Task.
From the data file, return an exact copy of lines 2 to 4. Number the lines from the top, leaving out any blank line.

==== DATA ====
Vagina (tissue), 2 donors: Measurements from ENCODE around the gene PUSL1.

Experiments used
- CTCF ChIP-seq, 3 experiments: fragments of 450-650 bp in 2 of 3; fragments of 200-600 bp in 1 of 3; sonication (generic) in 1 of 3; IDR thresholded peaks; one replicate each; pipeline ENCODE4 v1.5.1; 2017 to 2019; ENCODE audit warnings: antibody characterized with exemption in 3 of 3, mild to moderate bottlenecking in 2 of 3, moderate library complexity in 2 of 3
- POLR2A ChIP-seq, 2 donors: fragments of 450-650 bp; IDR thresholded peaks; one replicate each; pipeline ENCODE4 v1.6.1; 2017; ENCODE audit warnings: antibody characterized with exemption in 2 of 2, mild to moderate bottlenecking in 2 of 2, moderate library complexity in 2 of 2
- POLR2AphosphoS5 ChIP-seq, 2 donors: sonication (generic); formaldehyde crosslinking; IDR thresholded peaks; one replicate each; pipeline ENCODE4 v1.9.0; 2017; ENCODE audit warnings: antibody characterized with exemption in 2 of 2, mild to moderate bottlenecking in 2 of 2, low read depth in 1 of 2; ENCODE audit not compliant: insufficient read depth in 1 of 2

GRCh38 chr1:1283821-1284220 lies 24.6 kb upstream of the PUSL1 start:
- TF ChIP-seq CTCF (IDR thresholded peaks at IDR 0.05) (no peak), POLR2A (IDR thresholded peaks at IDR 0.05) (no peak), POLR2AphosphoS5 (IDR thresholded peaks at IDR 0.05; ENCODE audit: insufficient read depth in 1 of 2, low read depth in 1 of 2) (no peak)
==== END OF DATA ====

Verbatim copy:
Experiments used
- CTCF ChIP-seq, 3 experiments: fragments of 450-650 bp in 2 of 3; fragments of 200-600 bp in 1 of 3; sonication (generic) in 1 of 3; IDR thresholded peaks; one replicate each; pipeline ENCODE4 v1.5.1; 2017 to 2019; ENCODE audit warnings: antibody characterized with exemption in 3 of 3, mild to moderate bottlenecking in 2 of 3, moderate library complexity in 2 of 3
- POLR2A ChIP-seq, 2 donors: fragments of 450-650 bp; IDR thresholded peaks; one replicate each; pipeline ENCODE4 v1.6.1; 2017; ENCODE audit warnings: antibody characterized with exemption in 2 of 2, mild to moderate bottlenecking in 2 of 2, moderate library complexity in 2 of 2